For a brief period last spring, the state was advising school districts and day care centers to close temporarily if a single student had a confirmed case of swine flu or had been exposed to a family member with a confirmed case. But those guidelines were quickly eased. The emphasis now is on keeping schools open and sick people at home.
For a brief period last spring, the state was advising school districts and day care centers to close temporarily if a single student had a confirmed case of swine flu or had been exposed to a family member with a confirmed case.
But those guidelines were quickly eased. The emphasis now is on keeping schools open and sick people at home, according to the latest guidelines from the state Department of Public Health and the state Department of Elementary and Secondary Education.
“Goals for the new school season are to prevent as many cases of the flu as possible and to keep schools open and functioning as usual,” says the communication to school administrators, nurses and educators, based on recommendations from the federal Centers for Disease Control.
The state Department of Public Health said it recognizes that “one a case-by-case basis, some schools may need to consider the dismissal or closure of a facility if the extent of influenza-like illness has impaired the school’s ability to perform its educational functions.” School officials closed Grafton High School for four consecutive days after 46 percent of the student body and 43 percent of the faculty were absent with flu-like symptoms.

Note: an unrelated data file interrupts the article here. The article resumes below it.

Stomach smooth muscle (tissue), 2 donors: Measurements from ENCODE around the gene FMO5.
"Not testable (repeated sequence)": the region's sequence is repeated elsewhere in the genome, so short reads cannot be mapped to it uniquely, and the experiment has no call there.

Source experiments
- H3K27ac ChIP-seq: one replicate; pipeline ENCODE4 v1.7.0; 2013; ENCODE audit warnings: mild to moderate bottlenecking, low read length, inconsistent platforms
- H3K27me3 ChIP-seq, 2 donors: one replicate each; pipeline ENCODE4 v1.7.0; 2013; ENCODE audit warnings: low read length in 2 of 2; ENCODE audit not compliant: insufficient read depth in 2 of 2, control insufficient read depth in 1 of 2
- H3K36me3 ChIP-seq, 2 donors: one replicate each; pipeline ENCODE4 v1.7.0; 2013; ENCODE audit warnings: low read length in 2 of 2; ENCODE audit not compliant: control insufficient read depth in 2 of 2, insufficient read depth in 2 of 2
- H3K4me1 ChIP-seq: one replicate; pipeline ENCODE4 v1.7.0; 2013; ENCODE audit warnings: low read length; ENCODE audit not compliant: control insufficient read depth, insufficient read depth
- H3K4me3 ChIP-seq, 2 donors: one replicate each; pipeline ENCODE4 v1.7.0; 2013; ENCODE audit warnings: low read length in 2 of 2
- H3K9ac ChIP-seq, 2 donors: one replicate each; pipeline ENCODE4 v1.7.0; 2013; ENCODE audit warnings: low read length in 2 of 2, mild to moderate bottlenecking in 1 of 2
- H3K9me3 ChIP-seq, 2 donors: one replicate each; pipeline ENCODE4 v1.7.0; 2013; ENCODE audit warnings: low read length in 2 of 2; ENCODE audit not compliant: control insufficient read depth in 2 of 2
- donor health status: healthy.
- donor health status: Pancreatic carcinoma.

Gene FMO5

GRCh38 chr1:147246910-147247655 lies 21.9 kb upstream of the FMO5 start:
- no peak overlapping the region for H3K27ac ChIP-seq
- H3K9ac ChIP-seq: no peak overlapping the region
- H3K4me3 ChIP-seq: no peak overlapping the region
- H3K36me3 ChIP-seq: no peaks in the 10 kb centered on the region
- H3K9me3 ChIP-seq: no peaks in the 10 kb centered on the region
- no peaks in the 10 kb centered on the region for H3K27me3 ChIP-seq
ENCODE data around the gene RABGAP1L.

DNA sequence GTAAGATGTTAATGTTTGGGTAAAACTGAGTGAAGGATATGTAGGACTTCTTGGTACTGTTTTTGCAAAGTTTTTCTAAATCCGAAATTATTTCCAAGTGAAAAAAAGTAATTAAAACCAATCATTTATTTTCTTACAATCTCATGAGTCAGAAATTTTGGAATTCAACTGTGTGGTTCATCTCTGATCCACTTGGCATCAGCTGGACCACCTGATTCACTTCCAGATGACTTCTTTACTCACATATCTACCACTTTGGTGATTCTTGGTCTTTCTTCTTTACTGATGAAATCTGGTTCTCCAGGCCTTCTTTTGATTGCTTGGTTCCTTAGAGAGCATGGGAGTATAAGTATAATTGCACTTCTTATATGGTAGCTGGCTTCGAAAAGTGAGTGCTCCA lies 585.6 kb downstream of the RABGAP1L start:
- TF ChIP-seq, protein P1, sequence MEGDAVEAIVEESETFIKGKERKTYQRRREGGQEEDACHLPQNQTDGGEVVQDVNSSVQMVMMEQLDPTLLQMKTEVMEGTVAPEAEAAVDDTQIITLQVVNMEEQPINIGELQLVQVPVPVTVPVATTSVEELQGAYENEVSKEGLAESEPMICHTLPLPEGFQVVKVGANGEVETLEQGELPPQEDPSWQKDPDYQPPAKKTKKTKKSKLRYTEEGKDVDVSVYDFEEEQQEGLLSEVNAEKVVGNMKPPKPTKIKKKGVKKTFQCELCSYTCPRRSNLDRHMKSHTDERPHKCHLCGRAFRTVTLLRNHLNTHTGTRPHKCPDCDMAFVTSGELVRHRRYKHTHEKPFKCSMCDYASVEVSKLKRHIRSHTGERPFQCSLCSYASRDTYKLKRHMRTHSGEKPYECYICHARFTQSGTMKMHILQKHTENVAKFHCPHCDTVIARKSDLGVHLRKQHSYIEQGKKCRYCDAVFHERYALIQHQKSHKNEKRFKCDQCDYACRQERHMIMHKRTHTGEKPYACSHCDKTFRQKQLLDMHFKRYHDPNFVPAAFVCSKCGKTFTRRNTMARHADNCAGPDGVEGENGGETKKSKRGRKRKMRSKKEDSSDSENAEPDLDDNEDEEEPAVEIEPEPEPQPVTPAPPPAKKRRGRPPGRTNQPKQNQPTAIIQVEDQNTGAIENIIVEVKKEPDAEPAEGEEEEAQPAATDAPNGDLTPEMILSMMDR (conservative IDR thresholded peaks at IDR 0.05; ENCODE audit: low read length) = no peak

Before making a decision to close, school officials are advised to discuss the situation with their local boards of health or the state Department of Public Health.
Bob Smith, principal of Moreau Hall Elementary School in Easton, said school principals met last week with School Superintendent Michael Green to discuss what procedures to follow in the event many children or teachers are out with the flu.
“If it goes beyond what we consider to be normal, routine absences, we notify the superintendent,” said Smith. “Dr. Green will confer with the school nurses, the Board of Health and town officials to see what is the best way to handle it.” The state says the decision to close should be based on absenteeism that is substantially higher than expected for the time of year; confirmation that the absenteeism is due to influenza-like illness; indications that already high absentee rates are increasing rather than falling, and the inability of the school to function due to high absenteeism of students or staff.
Schools should close for five to seven days, the state said. School authorities should consult with their local boards of health or the state before reopening.
State guidelines on how to handle both seasonal flu and the H1N1 virus are available at www.doe.mass.edu/pandemic/h1n1/fall2009guidance.doc and www.mass.gov/flu.
The big challenge facing schools this year is the unknown, said Smith.
“We don’t know what to expect,” said Smith. “We have procedures to follow, but we won’t know until it happens. As an administrator, I like to plan things and anticipate problems. It puts us in an awkward situation.”